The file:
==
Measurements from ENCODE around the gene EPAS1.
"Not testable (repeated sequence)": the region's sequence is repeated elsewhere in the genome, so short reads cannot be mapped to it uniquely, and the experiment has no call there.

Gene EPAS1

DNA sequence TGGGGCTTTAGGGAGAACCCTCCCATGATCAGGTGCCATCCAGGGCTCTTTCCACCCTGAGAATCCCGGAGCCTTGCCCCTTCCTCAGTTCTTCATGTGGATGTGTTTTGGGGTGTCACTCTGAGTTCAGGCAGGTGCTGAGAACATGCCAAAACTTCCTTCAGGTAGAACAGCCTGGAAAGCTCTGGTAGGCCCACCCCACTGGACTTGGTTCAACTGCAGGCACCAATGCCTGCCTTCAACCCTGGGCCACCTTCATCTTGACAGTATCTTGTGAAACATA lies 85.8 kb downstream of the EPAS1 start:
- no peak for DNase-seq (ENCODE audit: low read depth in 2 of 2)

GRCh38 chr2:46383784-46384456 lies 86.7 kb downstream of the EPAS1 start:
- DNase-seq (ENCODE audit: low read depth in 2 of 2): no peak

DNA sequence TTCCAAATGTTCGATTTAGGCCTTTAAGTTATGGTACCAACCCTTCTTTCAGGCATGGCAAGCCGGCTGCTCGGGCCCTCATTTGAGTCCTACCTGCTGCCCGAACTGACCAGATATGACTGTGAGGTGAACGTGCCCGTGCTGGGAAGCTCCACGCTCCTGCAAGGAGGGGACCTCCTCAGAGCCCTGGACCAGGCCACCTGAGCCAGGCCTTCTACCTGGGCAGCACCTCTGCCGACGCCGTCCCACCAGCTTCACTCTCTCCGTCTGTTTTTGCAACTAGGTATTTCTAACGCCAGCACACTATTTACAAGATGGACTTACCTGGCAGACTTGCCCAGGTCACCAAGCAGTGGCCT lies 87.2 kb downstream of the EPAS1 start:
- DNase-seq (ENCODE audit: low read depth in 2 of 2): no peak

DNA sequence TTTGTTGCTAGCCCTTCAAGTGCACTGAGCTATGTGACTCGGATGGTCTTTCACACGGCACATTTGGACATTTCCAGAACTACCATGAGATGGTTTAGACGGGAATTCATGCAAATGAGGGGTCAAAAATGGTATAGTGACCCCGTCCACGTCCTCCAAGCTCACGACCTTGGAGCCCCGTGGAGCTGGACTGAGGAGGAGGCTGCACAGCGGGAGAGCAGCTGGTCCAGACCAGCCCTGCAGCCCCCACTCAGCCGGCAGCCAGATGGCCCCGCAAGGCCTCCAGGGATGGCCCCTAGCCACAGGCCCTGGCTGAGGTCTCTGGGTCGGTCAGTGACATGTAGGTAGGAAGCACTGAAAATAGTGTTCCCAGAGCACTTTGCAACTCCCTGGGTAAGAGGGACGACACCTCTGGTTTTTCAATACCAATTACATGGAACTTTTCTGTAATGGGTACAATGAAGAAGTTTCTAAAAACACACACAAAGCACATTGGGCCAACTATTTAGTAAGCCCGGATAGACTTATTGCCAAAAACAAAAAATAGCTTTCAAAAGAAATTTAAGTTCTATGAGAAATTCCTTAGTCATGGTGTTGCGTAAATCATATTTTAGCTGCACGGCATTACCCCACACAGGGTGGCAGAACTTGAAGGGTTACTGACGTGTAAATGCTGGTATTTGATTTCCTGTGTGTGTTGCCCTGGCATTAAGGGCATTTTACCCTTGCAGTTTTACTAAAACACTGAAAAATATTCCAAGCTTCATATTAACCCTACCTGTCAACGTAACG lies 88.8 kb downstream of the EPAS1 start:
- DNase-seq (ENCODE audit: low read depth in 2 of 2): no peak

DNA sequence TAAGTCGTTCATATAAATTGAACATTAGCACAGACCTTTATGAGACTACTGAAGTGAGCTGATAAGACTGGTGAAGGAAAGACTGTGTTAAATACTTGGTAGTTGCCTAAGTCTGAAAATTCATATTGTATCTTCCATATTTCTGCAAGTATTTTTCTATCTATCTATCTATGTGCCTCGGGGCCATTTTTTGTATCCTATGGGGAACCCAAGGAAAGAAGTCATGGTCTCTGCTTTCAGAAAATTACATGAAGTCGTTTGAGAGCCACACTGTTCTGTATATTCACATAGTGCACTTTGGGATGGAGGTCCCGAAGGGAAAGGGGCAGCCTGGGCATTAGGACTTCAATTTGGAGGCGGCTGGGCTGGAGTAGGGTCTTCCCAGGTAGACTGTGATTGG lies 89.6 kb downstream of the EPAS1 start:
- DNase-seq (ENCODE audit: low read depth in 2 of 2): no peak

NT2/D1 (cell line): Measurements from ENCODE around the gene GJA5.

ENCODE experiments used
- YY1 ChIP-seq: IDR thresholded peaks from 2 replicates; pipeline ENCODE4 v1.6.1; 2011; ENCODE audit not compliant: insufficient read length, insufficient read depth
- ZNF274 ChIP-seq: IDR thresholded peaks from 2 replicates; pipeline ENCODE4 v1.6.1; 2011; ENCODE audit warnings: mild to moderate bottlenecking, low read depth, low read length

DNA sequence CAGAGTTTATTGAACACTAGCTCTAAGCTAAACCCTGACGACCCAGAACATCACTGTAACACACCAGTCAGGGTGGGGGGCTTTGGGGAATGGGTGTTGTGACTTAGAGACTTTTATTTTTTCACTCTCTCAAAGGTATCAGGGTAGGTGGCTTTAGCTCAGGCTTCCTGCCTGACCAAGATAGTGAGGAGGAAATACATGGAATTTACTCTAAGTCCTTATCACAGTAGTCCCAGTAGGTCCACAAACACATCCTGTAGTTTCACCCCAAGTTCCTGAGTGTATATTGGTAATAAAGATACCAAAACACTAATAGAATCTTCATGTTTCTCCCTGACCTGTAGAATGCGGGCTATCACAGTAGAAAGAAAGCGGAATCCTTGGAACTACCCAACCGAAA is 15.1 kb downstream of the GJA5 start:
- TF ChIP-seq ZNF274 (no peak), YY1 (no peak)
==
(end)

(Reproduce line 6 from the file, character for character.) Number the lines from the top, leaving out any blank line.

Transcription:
GRCh38 chr2:46383784-46384456 lies 86.7 kb downstream of the EPAS1 start: